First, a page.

A History of Early Versions of Adventure   14 comments

I have been trying to detangle the history of Adventure — the Crowther / Woods game — so I know which ports I should be playing in which order for the All the Adventures project. This turns out to have been very complicated as information is spread over a tangle of websites and not all of it is accurate. This is my best attempt to sort everything together.

This document will likely get edited as I tangle more things out. Looking at the full list of modifications gives a small glimpse into the insanity.

Adventure Family Tree, by Nathanael CJE Culver based on work by Russel Dalenberg

advchart

I link to sources whenever I can.


1975

In the 1975 academic year Will Crowther starts what we know as Adventure. [Source.]

All Crowther family testimony is consistent with the 1975-76 date range. Responding to a direct request via e-mail, Crowther (2001) dated his original “Adventure” to 1975, “give or take a year.”
— Dennis G. Jerz

1976

Will Crowther stops work on Adventure. The game is noticeably incomplete (there is a sign mentioning maintenance in a lower section of the cave where advancing further causes the game to crash). [Source.]

The most likely timeline places Crowther ceasing work on his original game in early 1976.
— Dennis G. Jerz

Original source code here

Windows compiled version here

1977

Starting March, Don Woods discovers the source code and starts working on it. He produces a 250 point version [source] on his way to finalizing a 350 point version several months later.

I’m relying solely on memory which tends to be fallible (see above: the dwarf ‘vanishes’, not ‘disappears’) but my best recollection is that ADVENT.EXE first appeared on the PDP-10s at ADP (the old First Data in Waltham, Mass.) in 1977. It was an incomplete version which only had about 250 points worth of treasure. I seem to recall that there was nothing past the troll bridge but an ‘under construction’ sign or some such. I believe our copy came from WPI, but word at the time was it was developed at Stanford. Two or three months later we got the full 350 point game.
— John Everett

This version is then ported, in a fairly literal way, by Jim Gillogly into C. [Link to source code.]

The original 350-point version is separately ported July 1977 by Kent Blackett. [Source]

ADVENT.FOR: C REV. 17 ADVENTURES MODIFIED BY KENT BLACKETT ENGINEERING SYSTEMS GROUP DIGITAL EQUIPMENT CORP. 15-JUL-77 ORIGINAL VERSION WAS FOR DECSYSTEM-10 THIS VERSION IS FOR FORTRAN IV-PLUS UNDER THE IAS OPERATING SYSTEM ON THE PDP-11/70″.

This is followed by Bob Supnik, circa October (date given in his own source code). It has 366 maximum points and the cumulative efforts of Blackett and Supnik (probably) represents the first modification of the game past the Woods version.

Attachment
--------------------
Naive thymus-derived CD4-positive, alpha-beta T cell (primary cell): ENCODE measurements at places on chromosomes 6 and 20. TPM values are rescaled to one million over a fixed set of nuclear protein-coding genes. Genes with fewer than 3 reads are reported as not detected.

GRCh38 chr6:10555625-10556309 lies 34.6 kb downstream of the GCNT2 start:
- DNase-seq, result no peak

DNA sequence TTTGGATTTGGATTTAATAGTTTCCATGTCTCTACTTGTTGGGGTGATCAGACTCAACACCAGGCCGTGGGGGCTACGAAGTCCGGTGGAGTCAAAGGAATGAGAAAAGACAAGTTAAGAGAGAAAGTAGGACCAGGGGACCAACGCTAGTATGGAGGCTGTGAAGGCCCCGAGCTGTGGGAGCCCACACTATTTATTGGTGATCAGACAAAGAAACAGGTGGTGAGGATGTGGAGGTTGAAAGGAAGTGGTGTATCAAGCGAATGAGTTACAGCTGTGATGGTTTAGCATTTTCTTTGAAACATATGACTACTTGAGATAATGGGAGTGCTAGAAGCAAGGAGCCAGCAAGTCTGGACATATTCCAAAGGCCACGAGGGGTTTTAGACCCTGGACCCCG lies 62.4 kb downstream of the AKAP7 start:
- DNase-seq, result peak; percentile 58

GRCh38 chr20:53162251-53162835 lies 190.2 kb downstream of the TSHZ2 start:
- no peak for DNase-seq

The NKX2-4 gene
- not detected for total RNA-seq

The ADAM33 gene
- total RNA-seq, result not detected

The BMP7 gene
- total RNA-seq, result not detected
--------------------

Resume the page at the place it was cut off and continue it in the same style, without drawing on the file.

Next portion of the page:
Stephen Lidle’s version of Bob Supnik’s code modified for modern compilers, based on a SCOPE version by “R. Emerson, W. Wirth, S. Hobson, W. Hein, S. Connard”, et al.

There’s also a version of Bob Supnik’s port on if-archive, although I have been unable to confirm if it is exactly the same as the 1977 code.

Source code of Bob Supnik version

Kevin Black’s compilation of Bob Supnik’s source for DOS

1978

Gordon Letwin made a 350 point version available by August 1978. It was the first version available on a personal computer — the Heath. [Source] It was not a literal port. [Source]

The version I played was written in FORTRAN. One of the treasures was an African gray parrot in a pirate aviary, accessible by a rubber raft. There was also an office of some kind with the words “how do you spell relief?” on the wall, and after you read the message, you could use “Rolaids” to teleport to and from the well house. I think the magazine at Witt’s End might have been a copy of Byte magazine.
–Carolyn VanEseltine

While this version has been lost, there is a downloadable Osborne port which may be derived from the same source although I have been unable to test it as of yet. The actual 1978 version seems to be a this archive.

Don Woods expands upon his own work, producing a 430-point version with 5 new difficult-to-find treasures.

David Long at University of Chicago starts on his own modification of Adventure (a process which goes on until at least 1980), although no versions from this year exist.

Peter Luckett and Jack Pike finish “Adventure II” by the end of 1978. [Source and executables]

1979

George Richmond (“with the support of Mike Preston”) makes a 500-point version of Adventure in Pascal. [Information source] [Source code]

David Platt writes yet a different modification of Adventure into a 550-point version. [DOS version]

Microsoft Adventure is released as a commercial game for TRS-80 computers, with both v1.0 and v1.1 dated as June 1979. Gordon Letwin, who wrote the Heath port from 1978, is the one responsible. [Info from the Game’s Manual] It includes some slight modifications which mirror the 1978 Heath version somewhat. [Downloads for v1.0 and v1.1]

This year has a “501 point” version of David Long’s code (“Version 5.2/2, October-79”) although it rather confusingly this might be a “side release” by an anonymous contributor. Even more confusingly the version might actually be intended as 500 points (?) and the vanilla compile goes to 496 points (??) although the version online is fixed to be at 501. [Source code] [501 point version compiled for online]

The David Long story gets very messy past this point into the 1980s and I’m not going into every variant from his code, but I should mention the last version from David Long himself was at 751 points. While this version was playable on Compuserve for a while, it now appears to be lost except for a remake by Carl Ruby into QBASIC.

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Posted August 8, 2016 by Jason Dyer in Interactive Fiction

Tagged with , ,

14 responses to “A History of Early Versions of Adventure

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  1. Isn’t Platt’s version 550 points?